Let me explain this further by contrasting two other forms of online communication — instant messaging and e-mail.  As the name clearly states, IM is instant or synchronous.  There are slight delays between message and response, but those are generally measured in seconds.  If it is believed that there will be a significant delay in response, most of us would choose to send an e-mail instead.  On the other hand, we may quickly receive a response to an e-mail (i.e. in a minute or two), but we don’t have that expectation when we use the medium to communicate.  We clearly classify e-mail as an asynchronous communication vehicle and IM as a synchronous one.

Microstreaming seems to have a different, flexible set of expectations for communication time associated with it.  In some cases, we hope for a nearly immediate response to a tweet.  Other times, we really don’t care how long it takes to get a reply.  In fact, we occasionally tweet with no expectation of any response whatsoever!  We merely communicate a thought or feeling to the collective just to get it out of our head.  These varying expectations for microstreaming communication time are what leads me to say that the channel is neither synchronous nor asynchronous, but somewhere in between.

Is temporal flexibility the secret sauce of microstreaming?  Please let me know what you think.

Social Software: The Unemployed Knowledge Worker’s Best Friend

layoff-headlineReading headline after headline announcing new job cuts has sparked some thought regarding what’s different between this nascent recession and the last economic slowdown of the early 1990s.  Several things, to be sure, but the most important one may be the ability of the unemployed knowledge worker to connect with others to mine employment and new business opportunities.

I predict that we will remember the the 2008-2009 recession as the time when the public availability of free social software proved to be the unemployed knowledge worker’s best friend and savior.  And, perhaps, the global economy’s as well.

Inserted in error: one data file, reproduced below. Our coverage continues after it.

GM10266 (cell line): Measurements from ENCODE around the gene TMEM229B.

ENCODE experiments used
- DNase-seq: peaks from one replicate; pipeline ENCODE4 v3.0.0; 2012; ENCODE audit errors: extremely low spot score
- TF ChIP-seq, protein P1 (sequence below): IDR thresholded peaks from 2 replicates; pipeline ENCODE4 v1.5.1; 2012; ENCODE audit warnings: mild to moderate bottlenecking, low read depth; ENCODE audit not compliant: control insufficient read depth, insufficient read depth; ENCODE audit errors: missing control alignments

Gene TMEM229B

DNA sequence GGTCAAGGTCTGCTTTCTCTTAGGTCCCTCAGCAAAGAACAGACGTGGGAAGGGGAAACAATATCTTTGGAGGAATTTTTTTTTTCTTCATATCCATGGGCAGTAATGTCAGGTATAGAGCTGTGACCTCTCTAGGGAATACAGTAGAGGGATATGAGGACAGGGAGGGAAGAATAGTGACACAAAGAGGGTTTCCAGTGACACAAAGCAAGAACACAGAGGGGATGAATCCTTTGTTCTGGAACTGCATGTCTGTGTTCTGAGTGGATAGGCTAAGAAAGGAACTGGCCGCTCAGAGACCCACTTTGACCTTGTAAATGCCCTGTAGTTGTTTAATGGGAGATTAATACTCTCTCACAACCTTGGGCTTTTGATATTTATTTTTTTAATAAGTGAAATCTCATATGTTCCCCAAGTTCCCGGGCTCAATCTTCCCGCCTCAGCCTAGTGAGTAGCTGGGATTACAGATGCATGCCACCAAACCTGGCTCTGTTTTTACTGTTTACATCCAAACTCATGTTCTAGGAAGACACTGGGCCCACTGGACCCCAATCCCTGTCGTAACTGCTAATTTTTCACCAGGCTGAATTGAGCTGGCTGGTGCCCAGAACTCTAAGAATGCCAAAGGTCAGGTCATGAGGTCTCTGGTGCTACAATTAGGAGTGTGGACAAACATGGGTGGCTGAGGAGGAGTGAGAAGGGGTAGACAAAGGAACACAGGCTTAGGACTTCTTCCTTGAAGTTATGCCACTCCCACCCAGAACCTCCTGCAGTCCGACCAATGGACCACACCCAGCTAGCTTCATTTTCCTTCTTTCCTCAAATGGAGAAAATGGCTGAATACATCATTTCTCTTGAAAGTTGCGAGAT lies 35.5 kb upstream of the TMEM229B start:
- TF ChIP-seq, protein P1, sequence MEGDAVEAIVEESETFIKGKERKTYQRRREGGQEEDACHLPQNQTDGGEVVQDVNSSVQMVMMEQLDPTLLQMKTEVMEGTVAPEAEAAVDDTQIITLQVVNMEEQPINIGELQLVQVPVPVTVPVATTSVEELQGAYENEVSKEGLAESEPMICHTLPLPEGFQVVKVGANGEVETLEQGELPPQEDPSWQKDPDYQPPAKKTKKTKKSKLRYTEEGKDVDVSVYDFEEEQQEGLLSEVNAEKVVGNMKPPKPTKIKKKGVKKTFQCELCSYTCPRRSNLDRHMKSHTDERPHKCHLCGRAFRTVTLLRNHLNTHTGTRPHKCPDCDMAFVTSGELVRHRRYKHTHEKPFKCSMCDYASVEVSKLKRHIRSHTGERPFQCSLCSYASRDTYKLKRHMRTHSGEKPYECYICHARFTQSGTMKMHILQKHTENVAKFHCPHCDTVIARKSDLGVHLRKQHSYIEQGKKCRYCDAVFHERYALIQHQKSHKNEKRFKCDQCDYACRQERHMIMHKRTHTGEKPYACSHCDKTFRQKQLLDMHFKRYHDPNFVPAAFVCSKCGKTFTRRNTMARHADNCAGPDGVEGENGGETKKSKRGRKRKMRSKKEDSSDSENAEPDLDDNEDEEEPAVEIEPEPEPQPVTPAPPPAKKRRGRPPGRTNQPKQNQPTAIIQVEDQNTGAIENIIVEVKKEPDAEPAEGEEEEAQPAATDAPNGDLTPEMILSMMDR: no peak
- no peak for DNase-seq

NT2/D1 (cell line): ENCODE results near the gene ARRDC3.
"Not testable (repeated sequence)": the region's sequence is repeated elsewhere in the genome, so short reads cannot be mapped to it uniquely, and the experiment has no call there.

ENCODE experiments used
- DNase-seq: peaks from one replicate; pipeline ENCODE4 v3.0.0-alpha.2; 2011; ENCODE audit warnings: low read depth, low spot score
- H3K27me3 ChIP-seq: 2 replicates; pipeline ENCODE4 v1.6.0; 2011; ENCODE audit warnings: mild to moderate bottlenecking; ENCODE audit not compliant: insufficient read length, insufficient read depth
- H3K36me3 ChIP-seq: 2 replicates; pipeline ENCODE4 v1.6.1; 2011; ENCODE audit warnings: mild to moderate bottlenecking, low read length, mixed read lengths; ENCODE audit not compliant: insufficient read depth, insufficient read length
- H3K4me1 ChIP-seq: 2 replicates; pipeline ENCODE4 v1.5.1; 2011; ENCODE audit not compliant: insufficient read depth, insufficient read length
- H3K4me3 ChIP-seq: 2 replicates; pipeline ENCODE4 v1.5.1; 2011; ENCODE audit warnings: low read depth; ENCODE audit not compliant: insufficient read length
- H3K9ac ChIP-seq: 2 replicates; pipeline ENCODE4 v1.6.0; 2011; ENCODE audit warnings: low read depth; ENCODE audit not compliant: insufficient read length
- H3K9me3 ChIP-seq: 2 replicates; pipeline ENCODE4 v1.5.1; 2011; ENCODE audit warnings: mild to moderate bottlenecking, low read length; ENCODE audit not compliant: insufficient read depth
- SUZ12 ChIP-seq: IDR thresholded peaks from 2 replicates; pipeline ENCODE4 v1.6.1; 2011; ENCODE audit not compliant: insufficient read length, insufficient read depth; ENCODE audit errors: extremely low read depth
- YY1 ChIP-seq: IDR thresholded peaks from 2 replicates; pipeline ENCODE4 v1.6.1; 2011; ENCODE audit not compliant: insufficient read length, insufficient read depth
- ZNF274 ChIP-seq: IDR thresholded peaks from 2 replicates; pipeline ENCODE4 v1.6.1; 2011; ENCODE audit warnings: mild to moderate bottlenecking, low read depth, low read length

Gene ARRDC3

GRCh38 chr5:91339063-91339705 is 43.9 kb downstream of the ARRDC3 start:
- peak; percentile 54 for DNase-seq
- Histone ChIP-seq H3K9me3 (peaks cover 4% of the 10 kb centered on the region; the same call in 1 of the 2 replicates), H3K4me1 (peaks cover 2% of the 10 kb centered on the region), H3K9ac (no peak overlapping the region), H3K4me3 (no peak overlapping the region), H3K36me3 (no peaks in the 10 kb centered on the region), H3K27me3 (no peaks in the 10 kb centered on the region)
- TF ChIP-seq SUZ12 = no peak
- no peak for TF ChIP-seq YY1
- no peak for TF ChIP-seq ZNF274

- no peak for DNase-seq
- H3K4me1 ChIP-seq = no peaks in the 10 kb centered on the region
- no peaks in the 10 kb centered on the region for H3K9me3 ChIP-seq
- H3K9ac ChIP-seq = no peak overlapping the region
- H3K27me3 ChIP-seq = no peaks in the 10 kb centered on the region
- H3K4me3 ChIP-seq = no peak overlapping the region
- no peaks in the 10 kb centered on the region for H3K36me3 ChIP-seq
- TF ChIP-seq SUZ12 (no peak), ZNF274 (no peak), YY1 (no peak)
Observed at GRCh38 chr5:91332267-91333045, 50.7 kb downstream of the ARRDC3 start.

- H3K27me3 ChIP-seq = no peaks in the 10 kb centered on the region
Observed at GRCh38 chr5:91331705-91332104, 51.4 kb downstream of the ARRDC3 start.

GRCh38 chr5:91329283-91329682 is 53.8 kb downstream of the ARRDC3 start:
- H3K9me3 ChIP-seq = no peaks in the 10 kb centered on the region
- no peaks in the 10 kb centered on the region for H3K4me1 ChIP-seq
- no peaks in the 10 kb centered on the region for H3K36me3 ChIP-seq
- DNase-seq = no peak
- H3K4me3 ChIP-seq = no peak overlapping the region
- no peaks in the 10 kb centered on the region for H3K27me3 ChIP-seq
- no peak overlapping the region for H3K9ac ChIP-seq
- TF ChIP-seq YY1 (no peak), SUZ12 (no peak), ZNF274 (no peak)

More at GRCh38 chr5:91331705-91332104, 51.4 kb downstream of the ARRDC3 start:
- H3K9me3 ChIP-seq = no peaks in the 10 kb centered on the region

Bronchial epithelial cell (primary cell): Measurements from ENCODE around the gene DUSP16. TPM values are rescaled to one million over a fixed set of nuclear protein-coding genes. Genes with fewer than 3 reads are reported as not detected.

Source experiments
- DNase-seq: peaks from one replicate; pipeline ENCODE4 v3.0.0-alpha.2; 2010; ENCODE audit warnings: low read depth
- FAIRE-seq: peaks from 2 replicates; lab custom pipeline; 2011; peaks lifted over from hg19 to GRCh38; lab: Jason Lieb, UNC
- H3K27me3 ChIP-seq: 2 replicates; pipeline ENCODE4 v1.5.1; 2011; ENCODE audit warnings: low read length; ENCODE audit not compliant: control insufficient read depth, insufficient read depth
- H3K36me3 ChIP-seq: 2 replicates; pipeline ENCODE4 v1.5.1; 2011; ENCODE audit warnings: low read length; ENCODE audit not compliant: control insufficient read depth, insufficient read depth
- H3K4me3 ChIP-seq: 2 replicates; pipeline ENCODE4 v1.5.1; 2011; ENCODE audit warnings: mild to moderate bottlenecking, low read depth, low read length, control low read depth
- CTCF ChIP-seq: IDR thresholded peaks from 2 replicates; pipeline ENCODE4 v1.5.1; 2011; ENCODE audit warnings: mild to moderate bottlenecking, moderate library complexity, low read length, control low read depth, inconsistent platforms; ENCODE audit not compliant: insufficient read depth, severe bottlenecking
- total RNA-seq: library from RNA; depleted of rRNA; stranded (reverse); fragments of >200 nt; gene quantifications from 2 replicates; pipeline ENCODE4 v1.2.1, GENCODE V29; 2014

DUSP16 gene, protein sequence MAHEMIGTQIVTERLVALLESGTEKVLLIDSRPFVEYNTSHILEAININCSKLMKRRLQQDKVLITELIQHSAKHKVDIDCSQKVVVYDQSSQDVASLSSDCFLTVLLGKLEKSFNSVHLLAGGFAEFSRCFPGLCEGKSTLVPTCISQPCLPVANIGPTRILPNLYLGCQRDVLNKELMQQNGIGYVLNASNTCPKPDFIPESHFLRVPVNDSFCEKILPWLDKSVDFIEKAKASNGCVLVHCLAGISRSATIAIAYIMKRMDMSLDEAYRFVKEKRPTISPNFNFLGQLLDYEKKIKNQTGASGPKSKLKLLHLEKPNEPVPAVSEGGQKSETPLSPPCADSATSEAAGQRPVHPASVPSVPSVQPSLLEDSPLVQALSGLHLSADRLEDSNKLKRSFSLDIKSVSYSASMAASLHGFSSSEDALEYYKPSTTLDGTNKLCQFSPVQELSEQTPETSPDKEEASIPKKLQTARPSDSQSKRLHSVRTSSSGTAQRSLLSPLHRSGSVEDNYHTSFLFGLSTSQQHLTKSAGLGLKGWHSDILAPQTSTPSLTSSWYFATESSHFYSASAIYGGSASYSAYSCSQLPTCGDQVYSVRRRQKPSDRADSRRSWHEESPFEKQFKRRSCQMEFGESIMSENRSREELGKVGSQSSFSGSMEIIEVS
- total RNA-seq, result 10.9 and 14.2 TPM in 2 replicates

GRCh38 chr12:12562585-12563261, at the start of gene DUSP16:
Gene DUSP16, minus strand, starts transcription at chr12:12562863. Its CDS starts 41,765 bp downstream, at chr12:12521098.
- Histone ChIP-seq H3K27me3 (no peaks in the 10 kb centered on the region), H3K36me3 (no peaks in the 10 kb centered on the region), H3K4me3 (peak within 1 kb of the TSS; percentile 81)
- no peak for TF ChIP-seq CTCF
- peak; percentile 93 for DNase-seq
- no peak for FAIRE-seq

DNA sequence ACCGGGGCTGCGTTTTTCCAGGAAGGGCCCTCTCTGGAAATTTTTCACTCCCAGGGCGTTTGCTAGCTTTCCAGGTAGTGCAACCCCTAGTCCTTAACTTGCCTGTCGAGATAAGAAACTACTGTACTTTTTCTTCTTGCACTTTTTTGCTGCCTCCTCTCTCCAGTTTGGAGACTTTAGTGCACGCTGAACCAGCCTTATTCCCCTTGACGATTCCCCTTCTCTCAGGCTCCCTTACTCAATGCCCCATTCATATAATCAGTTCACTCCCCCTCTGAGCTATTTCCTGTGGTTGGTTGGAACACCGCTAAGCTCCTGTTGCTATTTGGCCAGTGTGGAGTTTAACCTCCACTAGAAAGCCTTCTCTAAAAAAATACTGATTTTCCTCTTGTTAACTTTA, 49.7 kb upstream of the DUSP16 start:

When I was laid off in 2003, after the Internet bubble burst, I had several tools with which to stay connected with my professional and social networks.  Telephone and e-mail were the primary communication vehicles, of course.  Instant messaging wasn’t as pervasive then as it is today, but I used it to stay in touch with a few people in my network.  The best method to network was — and still is — by meeting with someone face-to-face.  In fact, it was an in-person conversation that triggered the chain of events that lead to my employment at IBM in 2004.

Knowledge workers in this economic downturn have all of those tools available, plus several more.  Online profiles (LinkedIn, Facebook, MySpace), blogs, microstreaming (Twitter, FriendFeed), content sharing (GoogleDocs, Box.net), bookmarking (Del.icio.us, Digg), and other species of social software have greatly increased our ability to stay connected and work with others in our professional and social networks.

As I’ve noted previously on this blog, we rely less and less on employers to provide the communication and collaboration tools needed to connect and work with others.  That’s great news for those who have, or are about to, become unemployed!  Knowledge workers in 2008 have so many more ways to mine their contacts to find regular or contract employment compared to those who lost jobs five years ago.  The ability of unemployed knowledge workers to explore business ideas and start new ventures has also been increased by the public availability of free social software.

I am optimistic that the current recession, as painful as it will be, will breed the kinds of opportunities that will leave all of us better off in the long run.  There is one caveat to my optimistic outlook though.  If you haven’t been maintaining and building your professional and social networks all along, your ability to leverage them to find employment or start a business will be very limited.  It’s not too late to start building networks now via social software, but don’t expect to harvest immediately from a plot that you’ve just sown.